Tag Archives: sudbury

The Titanic of a Railway Disaster — Dr. Allan McLellan of Carleton Place



Sault Ste. Marie, Ont., Jan. 22 1910. — Dr. Allan McLellan,  former veterinary surgeon of Carleton Place was among those taken from the Spanish River a few days ago. He was a victim of the wreck of train no 7, and was the husband of a cousin of Mr. J.F Warren of the C. P. R. station agent in Carleton Place. His stricken wife also from Carleton Place is quite young, about 21 years of age. Dr. McLellan, who was in the first class coach, had arrived in Sudbury about a year before the tragedy with his young bride. He was married just a year on the day before the accident. This makes the third family in Carleton Place in which there is a relationship with families bereaved by the Soo Branch.

It is now believed between fourty-four persons were killed in yesterday’s wreck of train No. 7 on the Soo branch of the Canadian Pacific on the bridge crossing the Spanish river, thirty-eight miles from Sudbury, Ont. The train records show that when the train left Sudbury at noon there were approximately 100 persons aboard. Twenty-two injured were being cared for in Sudbury, and more in other nearby towns. Only a few escaped injury or death.

The exact number of dead would not be known for several days, as divers will had to thoroughly explore the Spanish River. Into the icy waters of which three of the seven cars of the ill-fated train plunged. In the burned wreckage of the four other cars were the remains of many others, making a complete list of the casualties almost impossible. The train was made up of a locomotive, mail and baggage car, express, second-class coach, colonist car, first-class coach, diner and Pullman.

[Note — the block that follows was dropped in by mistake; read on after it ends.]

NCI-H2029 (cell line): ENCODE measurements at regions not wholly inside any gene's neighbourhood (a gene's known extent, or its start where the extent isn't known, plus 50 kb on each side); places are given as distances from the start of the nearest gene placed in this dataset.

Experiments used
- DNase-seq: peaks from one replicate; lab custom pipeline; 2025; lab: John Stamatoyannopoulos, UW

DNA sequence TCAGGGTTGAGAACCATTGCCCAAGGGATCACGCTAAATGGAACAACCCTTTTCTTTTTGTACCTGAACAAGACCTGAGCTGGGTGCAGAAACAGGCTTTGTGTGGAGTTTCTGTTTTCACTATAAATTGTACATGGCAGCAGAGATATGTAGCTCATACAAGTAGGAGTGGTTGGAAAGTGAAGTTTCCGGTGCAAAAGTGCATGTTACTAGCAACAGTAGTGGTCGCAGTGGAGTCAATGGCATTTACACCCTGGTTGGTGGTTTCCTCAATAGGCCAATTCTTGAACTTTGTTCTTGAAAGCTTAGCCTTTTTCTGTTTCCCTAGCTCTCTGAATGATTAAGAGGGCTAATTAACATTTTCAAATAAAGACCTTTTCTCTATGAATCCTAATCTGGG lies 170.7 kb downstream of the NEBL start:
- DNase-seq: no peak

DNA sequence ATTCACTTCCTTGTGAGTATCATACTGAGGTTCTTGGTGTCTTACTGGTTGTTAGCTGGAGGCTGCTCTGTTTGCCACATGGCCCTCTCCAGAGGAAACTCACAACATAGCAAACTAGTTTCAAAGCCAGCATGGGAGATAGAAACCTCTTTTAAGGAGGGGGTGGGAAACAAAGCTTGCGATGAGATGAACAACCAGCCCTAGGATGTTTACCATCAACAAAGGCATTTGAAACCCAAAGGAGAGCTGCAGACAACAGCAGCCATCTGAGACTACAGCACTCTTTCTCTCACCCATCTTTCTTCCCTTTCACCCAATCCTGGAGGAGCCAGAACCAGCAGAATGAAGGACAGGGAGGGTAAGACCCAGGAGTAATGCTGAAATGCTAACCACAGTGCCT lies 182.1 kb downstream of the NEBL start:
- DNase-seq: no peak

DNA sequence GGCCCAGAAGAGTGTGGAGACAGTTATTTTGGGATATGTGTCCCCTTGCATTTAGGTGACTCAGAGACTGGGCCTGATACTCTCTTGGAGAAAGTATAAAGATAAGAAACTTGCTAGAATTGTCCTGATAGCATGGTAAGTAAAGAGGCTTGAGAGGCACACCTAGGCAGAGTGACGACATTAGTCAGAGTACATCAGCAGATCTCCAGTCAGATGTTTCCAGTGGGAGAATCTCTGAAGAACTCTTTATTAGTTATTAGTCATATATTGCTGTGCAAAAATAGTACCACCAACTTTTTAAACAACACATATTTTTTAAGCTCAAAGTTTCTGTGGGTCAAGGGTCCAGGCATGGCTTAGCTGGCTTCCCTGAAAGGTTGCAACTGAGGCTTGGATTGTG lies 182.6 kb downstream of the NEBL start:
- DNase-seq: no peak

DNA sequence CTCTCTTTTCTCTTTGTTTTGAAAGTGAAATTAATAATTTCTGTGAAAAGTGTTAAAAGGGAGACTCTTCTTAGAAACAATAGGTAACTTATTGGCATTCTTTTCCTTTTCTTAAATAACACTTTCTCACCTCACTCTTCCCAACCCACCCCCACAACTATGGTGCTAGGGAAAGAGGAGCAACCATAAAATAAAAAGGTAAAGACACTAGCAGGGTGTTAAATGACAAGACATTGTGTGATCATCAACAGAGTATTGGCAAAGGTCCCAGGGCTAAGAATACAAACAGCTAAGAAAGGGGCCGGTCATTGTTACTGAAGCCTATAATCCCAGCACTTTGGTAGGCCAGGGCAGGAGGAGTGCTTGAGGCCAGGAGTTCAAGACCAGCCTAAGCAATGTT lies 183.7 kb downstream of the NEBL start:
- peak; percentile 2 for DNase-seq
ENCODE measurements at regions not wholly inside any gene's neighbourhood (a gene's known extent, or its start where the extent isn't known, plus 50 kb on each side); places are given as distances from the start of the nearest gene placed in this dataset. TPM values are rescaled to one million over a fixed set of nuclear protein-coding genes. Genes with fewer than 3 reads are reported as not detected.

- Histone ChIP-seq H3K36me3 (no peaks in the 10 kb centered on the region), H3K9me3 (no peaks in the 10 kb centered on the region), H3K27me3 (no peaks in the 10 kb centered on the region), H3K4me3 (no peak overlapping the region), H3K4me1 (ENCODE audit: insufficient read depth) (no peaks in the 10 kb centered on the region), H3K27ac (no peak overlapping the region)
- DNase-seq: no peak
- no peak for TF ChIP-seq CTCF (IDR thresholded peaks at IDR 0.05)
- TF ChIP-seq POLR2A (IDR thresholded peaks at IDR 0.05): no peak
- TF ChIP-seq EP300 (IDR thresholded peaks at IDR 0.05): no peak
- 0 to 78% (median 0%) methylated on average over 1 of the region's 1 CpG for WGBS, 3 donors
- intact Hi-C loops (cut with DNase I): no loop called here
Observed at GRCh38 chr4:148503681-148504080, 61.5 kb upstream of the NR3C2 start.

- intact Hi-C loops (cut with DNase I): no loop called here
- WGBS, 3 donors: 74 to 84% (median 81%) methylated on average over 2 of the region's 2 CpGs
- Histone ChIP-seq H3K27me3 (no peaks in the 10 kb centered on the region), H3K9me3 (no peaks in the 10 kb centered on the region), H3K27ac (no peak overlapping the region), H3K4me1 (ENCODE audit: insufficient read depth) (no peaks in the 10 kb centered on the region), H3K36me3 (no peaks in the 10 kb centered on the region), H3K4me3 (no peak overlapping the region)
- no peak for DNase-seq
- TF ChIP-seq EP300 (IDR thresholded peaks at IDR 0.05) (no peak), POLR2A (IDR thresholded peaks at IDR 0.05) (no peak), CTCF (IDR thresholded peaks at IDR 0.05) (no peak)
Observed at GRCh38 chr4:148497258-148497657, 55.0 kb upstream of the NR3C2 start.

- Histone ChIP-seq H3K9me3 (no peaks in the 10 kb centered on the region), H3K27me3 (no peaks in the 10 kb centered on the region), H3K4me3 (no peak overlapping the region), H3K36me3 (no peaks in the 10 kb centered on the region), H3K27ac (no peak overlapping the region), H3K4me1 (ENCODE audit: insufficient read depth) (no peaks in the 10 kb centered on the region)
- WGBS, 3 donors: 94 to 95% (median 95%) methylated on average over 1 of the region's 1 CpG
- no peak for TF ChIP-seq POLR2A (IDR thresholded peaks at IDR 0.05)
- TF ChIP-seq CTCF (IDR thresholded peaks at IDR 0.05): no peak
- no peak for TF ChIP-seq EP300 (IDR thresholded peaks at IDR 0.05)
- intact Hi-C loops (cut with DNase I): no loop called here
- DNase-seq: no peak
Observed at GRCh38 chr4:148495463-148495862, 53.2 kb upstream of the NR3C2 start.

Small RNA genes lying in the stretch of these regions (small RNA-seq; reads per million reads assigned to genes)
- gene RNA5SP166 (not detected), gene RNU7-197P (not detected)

The Spanish River bridge is an iron bridge and the heavy train struck it on the down grade while going at a high rate of speed. As the train was crossing the bridge the trucks of the second-class car jumped the track, presumably from a broken rail. The car was cut in two against the bridge abutments, so great was the momentum of the train. One-half of this car, with the colonists’ car, first-class coach and dining car, were hurled into the Spanish River, crashing through the ice and being swept half across the stream. The Pullman broke from the rest of the train and toppled down the bank on its side.

A more terrifying death than those who were thus trapped in the waters of the river could scarcely be imagined and was only matched by the fate that befell the helpless victims who were pinned in the wreckage of the cars that escaped the river, but which were attacked by flames almost immediately. Passengers in the submerged cars fought like mad men to escape. Many of them succeeded in breaking through the windows only to find themselves imprisoned by the ceiling of ice. Eight of those in the diner succeeded in escaping, but not one of those in the second-class coach (the half that went into the river), colonist and first-class coach escaped.The dining car was not immediately submerged, which fact enabled Conductor Reynolds and others of the train crew to pull eight of the imprisoned passengers from the windows and through a hole torn in the roof.